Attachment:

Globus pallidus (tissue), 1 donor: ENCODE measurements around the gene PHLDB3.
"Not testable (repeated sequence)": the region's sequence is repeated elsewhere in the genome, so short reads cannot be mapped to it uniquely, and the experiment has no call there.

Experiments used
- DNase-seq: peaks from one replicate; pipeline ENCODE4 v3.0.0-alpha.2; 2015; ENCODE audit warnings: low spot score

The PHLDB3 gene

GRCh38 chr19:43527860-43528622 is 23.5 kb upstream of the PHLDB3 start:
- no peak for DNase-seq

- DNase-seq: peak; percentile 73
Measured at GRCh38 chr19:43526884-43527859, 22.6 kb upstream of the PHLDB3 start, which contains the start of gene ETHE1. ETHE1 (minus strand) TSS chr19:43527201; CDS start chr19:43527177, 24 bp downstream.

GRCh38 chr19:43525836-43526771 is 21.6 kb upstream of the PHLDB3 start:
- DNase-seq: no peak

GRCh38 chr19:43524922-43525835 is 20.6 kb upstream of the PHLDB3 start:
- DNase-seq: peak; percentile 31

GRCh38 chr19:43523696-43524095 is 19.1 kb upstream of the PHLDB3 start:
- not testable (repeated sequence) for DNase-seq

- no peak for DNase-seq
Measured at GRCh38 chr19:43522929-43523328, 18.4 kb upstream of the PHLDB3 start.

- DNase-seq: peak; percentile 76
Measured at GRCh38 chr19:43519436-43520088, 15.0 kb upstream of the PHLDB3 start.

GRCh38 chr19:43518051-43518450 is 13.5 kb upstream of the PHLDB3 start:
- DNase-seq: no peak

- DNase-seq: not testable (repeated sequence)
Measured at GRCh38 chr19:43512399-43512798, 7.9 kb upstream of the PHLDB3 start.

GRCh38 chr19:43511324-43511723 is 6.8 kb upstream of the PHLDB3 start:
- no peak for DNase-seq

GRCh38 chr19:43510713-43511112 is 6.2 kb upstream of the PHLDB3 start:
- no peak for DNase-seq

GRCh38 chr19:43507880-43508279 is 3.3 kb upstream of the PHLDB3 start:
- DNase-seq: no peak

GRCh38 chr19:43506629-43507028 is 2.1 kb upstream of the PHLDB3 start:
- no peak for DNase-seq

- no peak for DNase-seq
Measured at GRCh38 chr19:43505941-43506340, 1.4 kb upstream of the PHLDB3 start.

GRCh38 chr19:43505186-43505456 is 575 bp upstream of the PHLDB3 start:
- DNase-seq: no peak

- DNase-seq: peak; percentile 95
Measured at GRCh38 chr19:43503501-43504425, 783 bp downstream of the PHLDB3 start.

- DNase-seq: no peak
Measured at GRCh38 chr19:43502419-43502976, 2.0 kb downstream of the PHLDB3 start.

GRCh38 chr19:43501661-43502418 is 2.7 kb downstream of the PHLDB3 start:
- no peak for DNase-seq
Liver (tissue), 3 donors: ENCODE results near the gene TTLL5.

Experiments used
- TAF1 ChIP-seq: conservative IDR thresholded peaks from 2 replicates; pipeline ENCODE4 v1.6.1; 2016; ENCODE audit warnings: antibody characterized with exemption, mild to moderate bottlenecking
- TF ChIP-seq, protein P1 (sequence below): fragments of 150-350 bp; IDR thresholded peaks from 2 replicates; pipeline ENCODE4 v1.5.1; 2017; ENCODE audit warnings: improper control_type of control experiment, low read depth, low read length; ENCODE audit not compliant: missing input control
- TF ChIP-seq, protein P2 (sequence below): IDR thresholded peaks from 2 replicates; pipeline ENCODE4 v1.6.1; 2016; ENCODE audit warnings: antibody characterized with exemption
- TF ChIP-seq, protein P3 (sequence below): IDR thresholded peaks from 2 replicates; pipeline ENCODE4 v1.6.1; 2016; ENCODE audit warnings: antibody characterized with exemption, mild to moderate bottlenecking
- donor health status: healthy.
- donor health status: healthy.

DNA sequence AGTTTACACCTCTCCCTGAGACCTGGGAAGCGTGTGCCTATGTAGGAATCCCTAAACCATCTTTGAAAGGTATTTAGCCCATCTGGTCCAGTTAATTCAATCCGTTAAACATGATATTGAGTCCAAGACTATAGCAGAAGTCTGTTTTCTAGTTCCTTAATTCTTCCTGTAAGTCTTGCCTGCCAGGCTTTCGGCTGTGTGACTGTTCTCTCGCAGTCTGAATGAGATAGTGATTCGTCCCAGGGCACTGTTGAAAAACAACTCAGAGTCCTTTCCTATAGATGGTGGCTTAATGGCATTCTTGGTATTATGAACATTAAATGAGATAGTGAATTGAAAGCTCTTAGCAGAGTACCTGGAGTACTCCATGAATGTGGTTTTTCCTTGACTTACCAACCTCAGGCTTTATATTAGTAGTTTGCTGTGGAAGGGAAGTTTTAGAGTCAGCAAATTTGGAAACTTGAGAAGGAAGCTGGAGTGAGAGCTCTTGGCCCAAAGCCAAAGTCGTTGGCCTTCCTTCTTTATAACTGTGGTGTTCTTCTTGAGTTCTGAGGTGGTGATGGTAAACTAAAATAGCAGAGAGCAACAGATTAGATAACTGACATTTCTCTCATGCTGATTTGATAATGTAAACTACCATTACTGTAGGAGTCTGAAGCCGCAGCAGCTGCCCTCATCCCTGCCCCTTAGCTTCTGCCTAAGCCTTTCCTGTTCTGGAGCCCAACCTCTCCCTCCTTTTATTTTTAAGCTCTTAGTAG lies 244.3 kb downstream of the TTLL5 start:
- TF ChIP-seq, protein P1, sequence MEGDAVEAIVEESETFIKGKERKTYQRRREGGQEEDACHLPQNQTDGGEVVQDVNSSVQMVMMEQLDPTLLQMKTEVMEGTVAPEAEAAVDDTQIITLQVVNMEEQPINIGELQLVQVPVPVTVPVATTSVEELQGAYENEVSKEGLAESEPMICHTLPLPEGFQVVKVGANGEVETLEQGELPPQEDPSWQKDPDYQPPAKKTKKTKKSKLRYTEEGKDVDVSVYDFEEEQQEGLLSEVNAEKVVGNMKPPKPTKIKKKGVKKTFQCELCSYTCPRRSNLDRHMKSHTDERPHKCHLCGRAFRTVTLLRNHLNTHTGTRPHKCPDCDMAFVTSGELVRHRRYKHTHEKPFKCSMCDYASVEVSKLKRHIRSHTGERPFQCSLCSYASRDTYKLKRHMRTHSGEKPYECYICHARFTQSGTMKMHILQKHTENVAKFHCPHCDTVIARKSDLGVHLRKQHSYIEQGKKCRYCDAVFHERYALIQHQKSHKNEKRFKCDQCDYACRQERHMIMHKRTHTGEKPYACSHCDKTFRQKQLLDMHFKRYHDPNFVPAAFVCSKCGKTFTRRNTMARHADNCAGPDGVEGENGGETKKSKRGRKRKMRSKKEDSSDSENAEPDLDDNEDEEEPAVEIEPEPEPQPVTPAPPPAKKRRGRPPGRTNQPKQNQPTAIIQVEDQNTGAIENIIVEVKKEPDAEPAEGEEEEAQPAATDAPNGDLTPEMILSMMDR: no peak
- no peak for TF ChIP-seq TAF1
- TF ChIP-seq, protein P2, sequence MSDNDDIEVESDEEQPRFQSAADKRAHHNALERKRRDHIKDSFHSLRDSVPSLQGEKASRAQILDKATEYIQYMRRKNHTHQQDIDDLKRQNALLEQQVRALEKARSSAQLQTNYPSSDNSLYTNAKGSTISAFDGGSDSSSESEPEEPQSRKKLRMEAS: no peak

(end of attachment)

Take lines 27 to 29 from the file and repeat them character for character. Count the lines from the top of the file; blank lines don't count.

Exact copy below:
- no peak for DNase-seq

GRCh38 chr19:43507880-43508279 is 3.3 kb upstream of the PHLDB3 start:
- DNase-seq: no peak